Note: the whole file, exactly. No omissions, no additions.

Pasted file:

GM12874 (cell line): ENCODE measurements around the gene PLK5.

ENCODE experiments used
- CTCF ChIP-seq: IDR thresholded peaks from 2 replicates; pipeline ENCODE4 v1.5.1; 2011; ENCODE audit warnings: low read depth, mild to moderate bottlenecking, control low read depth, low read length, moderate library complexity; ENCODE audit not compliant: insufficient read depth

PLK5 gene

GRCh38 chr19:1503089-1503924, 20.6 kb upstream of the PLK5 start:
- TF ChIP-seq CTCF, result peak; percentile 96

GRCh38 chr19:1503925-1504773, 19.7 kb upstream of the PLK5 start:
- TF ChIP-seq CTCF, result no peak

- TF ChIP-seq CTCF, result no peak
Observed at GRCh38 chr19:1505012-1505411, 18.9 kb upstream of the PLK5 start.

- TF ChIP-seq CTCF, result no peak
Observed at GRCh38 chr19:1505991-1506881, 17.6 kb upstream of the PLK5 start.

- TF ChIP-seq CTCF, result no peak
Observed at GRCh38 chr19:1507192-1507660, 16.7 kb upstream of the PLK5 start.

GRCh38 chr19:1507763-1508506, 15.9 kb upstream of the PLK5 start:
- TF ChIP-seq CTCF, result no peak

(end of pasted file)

GM12874 (cell line): ENCODE measurements around the gene PLK5.

ENCODE experiments used
- CTCF ChIP-seq: IDR thresholded peaks from 2 replicates; pipeline ENCODE4 v1.5.1; 2011; ENCODE audit warnings: low read depth, mild to moderate bottlenecking, control low read depth, low read length, moderate library complexity; ENCODE audit not compliant: insufficient read depth

PLK5 gene

GRCh38 chr19:1503089-1503924, 20.6 kb upstream of the PLK5 start:
- TF ChIP-seq CTCF, result peak; percentile 96

GRCh38 chr19:1503925-1504773, 19.7 kb upstream of the PLK5 start:
- TF ChIP-seq CTCF, result no peak

- TF ChIP-seq CTCF, result no peak
Observed at GRCh38 chr19:1505012-1505411, 18.9 kb upstream of the PLK5 start.

- TF ChIP-seq CTCF, result no peak
Observed at GRCh38 chr19:1505991-1506881, 17.6 kb upstream of the PLK5 start.

- TF ChIP-seq CTCF, result no peak
Observed at GRCh38 chr19:1507192-1507660, 16.7 kb upstream of the PLK5 start.

GRCh38 chr19:1507763-1508506, 15.9 kb upstream of the PLK5 start:
- TF ChIP-seq CTCF, result no peak